Percy E. Ludgate
Born 1883, died 1922; Irish designer of a mechanical analytical engine in about 1900.
Ludgate described a general-purpose program-controlled computer in 1909, mechanical in operation, although perhaps powered by an electric motor. It was to be capable of storing 192 numbers, each of 20 decimal digits, and would perform all the basic arithmetic operations. It was to work automatically under the control of a perforated tape, or could be controlled manually from a keyboard. What is most impressive is that although Ludgate had, at least during the later stages of his work, known of Babbage's machine, much of his work was clearly entirely original, and indeed with respect to program control, a distinct advance on Babbage's ideas. In fact, all three main components of Ludgate's analytical machine-the store, the arithmetic unit, and the sequencing mechanism-show evidence of considerable ingenuity and originality.
Babbage had planned to use columns of coaxial toothed wheels to represent numbers, with the angular position of each wheel representing the value of a particular digit [The use of toothed wheels for such a purpose was already well established; it went back to at least the seventeenth century and Pascal's calculator.] His arrangements for transferring the contents of a particular storage location (that is, set of wheels) to and from the arithmetic unit involved a wondrous collection of gear wheels and racks. In contrast, Ludgate planned to represent each multidigit number by a set of sliding rods in a shuttle and to arrange such shuttles around a cylindrical shuttle box, which merely had to be rotated to bring the right number to the arithmetic unit.
Ludgate's planned arithmetic unit was even more novel. Most calculating machines of his day allowed the operator to perform multiplication using repeated addition, although some direct multiplication machines incorporated what was effectively a set of mechanical multiplication tables for single decimal digits. Ludgate, who may or may not have known of such machines, went for a novel-indeed, unique scheme for multiplication, based on what a contemporary delightfully termed "Irish Logarithms." [Boys, C.V., "A New Analytical Engine," Nature, Vol. 81, No. 2070, July 1, 1904, pp. 14-15.] Multiplication involved converting all the digits of the multiplicand and a single digit of the multiplier to index numbers; the index number corresponding to the multiplier digit was added to each of the index numbers corresponding to multiplicand digits (by additive linear motion); the results were then converted back to give a set of two-digit partial products. Ludgate's scheme for division was entirely different and equally novel. Instead of using either a conventional trial-and-error scheme of repeated subtraction and shifting, or a logarithmic scheme, he proposed a direct method, based on a series approximation. Moreover, he proposed organizing this as a built-in subroutine, using a form of read-only memory: the perforated surface of a rotating metal cylinder.
The final aspect of Ludgate's machine was the method of sequence control, or the means by which a program determined the machine's behavior. Each row of perforations across the control tape (or formula paper, as he called it) specified an instruction consisting of an operation code, two operations and addresses, and one or two result addresses. As such, the scheme was a definite advance and simplification of that proposed by Babbage and indeed has more in common with that used nearly 40 years later in the Harvard Mark I. Ludgate obviously agreed with Babbage's assessment of the crucial importance of providing a general means of conditional branching, presumably involving having a number of rows of the formula paper skipped, either forward or backward. In dramatic contrast to Babbage's Analytical Engine, Ludgate's machine was to be portable, occupying approximately 8 cubic feet. It was to be capable of multiplying two 20-decimal digit numbers in about 6 seconds. Apparently, he had made detailed drawings of the machine, but had not attempted to construct it.] [Based on Randell 1982.]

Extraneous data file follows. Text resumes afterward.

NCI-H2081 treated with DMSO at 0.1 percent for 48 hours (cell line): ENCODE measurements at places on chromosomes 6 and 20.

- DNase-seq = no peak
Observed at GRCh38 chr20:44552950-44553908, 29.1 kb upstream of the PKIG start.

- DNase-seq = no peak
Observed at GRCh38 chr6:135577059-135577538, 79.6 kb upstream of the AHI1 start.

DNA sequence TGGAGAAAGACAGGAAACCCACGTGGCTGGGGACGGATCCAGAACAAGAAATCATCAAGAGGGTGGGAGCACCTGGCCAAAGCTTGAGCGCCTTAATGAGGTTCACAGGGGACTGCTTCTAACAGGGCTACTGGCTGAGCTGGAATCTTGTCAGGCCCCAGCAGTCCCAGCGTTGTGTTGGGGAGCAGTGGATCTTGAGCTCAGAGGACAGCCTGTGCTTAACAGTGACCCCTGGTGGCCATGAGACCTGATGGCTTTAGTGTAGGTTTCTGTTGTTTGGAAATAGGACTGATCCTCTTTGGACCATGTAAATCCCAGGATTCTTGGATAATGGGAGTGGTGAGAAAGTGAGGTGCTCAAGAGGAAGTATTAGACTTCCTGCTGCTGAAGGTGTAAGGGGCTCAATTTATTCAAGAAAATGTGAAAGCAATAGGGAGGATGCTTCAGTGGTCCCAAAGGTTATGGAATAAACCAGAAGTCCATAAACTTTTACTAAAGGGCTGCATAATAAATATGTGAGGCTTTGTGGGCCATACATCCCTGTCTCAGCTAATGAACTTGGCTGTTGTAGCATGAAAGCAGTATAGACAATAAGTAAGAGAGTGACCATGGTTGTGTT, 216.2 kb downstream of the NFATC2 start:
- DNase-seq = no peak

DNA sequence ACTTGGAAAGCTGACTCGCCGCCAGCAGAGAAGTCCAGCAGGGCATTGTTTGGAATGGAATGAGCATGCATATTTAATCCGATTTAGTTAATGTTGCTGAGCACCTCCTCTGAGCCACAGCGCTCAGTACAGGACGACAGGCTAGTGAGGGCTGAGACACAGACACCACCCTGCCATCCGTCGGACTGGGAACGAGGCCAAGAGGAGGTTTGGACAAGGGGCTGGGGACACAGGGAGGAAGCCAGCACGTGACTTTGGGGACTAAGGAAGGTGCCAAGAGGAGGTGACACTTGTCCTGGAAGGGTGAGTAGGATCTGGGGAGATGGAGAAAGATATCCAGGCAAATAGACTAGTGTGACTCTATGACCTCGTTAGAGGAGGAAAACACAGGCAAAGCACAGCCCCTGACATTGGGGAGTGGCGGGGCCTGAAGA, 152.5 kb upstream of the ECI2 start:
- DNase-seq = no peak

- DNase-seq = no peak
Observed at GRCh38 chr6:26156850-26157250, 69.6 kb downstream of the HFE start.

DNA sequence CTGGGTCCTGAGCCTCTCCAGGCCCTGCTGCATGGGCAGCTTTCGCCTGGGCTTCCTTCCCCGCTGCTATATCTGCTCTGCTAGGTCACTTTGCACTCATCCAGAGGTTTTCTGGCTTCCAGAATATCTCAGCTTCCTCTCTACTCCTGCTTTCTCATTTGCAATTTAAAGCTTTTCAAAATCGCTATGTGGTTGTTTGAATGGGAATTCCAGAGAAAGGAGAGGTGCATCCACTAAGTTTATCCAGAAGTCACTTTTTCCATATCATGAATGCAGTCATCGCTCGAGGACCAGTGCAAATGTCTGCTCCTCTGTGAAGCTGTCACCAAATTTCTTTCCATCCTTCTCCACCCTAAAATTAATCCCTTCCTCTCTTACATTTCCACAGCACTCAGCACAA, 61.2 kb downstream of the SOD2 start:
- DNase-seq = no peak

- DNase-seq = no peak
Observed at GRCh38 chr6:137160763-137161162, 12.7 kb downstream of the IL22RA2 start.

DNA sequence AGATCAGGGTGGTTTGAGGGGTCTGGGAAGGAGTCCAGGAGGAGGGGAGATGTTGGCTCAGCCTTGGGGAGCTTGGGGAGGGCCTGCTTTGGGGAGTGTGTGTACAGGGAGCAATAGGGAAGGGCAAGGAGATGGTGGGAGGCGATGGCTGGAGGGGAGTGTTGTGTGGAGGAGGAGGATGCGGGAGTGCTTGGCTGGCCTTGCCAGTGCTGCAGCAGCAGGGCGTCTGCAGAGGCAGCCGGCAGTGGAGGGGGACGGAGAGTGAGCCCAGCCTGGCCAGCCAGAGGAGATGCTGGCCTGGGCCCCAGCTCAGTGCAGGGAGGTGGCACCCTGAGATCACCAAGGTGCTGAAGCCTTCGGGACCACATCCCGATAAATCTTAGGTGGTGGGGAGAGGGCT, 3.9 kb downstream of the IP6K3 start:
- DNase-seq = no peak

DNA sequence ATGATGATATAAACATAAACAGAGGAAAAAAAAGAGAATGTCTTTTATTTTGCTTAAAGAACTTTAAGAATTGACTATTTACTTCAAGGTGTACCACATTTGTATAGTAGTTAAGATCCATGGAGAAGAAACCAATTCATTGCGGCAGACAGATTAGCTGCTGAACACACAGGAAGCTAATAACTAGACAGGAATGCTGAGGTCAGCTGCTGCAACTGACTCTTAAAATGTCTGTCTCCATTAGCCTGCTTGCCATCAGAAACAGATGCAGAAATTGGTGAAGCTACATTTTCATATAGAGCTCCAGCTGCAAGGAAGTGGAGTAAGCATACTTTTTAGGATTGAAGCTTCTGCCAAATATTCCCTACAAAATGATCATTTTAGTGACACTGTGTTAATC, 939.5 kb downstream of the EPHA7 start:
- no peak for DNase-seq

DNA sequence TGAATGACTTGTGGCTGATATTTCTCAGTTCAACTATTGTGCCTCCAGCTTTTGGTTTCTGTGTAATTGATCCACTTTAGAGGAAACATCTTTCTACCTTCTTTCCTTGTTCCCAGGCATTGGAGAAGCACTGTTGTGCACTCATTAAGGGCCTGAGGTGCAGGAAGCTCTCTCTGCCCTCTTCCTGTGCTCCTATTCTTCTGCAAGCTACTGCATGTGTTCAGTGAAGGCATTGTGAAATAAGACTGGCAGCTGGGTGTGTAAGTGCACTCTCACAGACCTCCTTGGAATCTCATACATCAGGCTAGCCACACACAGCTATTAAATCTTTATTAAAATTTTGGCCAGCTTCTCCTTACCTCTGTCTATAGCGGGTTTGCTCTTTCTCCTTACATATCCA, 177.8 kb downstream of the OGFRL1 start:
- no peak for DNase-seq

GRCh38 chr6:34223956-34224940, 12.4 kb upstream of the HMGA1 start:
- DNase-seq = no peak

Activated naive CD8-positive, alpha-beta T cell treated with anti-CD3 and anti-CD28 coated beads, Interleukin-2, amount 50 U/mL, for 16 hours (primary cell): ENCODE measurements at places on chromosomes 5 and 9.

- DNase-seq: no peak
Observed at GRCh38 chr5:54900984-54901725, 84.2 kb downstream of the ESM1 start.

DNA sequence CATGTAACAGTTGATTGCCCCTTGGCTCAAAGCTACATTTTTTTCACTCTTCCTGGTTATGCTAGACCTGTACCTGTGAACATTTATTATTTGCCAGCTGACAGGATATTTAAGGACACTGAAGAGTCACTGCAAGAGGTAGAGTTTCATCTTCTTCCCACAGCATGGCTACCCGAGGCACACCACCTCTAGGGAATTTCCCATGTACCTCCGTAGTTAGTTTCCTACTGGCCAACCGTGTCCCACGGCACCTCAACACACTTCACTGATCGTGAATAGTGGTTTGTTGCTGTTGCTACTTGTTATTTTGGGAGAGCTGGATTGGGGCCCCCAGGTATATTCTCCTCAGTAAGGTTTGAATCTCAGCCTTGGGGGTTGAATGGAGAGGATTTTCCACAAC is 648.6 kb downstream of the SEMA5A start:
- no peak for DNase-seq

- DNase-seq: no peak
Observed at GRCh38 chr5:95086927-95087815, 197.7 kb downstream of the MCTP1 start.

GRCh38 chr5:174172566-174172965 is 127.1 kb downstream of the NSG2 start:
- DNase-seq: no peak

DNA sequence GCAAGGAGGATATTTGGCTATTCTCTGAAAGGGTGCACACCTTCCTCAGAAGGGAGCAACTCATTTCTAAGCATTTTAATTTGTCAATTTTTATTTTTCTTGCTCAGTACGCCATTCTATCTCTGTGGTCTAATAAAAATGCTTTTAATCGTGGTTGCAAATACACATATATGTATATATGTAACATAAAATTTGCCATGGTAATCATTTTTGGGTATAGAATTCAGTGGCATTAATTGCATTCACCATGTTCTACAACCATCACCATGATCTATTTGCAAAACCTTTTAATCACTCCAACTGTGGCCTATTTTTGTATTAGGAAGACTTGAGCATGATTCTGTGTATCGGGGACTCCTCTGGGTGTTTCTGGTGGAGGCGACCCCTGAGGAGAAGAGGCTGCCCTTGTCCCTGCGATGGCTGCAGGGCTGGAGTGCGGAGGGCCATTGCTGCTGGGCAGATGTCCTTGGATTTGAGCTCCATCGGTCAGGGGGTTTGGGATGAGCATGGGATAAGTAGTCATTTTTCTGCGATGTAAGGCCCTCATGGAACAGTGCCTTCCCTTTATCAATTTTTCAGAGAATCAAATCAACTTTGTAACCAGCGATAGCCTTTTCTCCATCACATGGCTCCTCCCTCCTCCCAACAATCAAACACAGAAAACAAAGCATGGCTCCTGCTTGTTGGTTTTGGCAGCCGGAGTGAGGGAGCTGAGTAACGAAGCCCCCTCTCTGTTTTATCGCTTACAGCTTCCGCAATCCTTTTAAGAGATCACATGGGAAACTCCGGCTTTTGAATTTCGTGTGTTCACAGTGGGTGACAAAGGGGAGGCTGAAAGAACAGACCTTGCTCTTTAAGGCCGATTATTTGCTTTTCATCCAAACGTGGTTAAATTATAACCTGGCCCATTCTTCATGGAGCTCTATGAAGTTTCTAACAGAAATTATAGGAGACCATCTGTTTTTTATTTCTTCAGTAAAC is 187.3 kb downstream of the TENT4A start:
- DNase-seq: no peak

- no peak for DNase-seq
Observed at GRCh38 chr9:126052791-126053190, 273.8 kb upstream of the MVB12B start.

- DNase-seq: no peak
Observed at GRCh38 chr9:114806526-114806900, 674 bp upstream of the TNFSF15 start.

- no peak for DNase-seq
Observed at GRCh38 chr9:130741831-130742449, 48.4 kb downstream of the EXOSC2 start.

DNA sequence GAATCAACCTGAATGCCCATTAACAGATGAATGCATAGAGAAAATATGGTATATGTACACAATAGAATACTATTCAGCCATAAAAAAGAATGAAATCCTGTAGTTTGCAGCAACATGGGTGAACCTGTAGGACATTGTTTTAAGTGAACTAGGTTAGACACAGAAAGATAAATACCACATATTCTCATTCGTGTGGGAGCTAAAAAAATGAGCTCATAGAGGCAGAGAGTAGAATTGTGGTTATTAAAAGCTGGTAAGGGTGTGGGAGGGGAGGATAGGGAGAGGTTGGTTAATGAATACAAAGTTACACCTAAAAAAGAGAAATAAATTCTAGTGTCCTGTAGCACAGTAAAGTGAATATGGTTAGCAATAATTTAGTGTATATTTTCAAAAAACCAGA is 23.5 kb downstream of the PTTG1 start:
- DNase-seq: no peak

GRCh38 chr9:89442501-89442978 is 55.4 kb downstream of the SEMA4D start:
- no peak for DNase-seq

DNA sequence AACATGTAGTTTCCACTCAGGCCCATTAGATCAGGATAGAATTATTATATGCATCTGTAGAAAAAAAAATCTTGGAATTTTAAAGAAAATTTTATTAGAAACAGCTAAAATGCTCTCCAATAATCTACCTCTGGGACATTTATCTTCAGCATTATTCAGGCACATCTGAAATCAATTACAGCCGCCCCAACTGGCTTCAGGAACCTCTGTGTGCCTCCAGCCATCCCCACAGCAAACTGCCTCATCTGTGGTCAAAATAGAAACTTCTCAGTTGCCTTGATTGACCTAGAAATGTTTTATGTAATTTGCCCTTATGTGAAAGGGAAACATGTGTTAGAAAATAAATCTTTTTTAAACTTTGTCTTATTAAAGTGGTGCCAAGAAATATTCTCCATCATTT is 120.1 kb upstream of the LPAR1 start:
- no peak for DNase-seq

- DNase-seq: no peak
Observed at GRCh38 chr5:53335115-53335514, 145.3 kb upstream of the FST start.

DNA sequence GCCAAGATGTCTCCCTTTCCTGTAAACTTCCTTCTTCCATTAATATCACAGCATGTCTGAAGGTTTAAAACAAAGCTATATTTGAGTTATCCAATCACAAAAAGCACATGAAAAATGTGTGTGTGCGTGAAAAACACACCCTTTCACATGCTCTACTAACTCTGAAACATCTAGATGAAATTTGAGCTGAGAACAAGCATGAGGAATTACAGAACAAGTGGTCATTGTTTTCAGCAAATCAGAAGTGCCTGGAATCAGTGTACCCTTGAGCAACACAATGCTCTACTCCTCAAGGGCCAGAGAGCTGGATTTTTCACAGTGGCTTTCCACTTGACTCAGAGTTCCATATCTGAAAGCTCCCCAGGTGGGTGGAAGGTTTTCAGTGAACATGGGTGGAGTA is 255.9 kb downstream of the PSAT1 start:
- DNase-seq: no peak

Highly respected by his colleagues, he was otherwise little known, and the only other significant achievement that was remembered was the major role he played in helping to organize the national provision of animal food supplies during World War I. He died in 1922 at the age of 39. No trace of his papers and drawings has been found. [This is a summary of the information that can be gleaned from the 1909 paper. But who was Ludgate, what was his environment, and what else had he done? My efforts to obtain answers to these questions soon had what seemed to me nearly all the librarians and archivists in Ireland working oil my behalf. One initial report I received from an archivist stated that by all normal criteria, it was clear that Ludgate had never existed. Eventually, however, the heroic efforts of the librarian of the Royal Dublin Society, who telephoned all the Ludgates in the Dublin telephone directory, traced Ludgate's niece, who enabled me to obtain his picture and to start assembling all account of his life. It turns out that he had been an accountant, who had, it is believed, done all his work on his machines in his spare time, and on his own. Brian Randell 1982]
Randell, Brian, "From Analytical Engine to Electronic Digital Computer: The Contributions of Ludgate, Torres, and Bush," Ann. Hist. Comp., Vol 4, No. 4, 1982, pp. 327-341.
Ludgate, P.E., "On a Proposed Analytical Machine," reprinted in Randell, Brian, Origins of Digital Computers: Selected Papers, Springer-Verlag, Berlin, 1982, pp. 73-88.
Portrait added (MRW, 2013)
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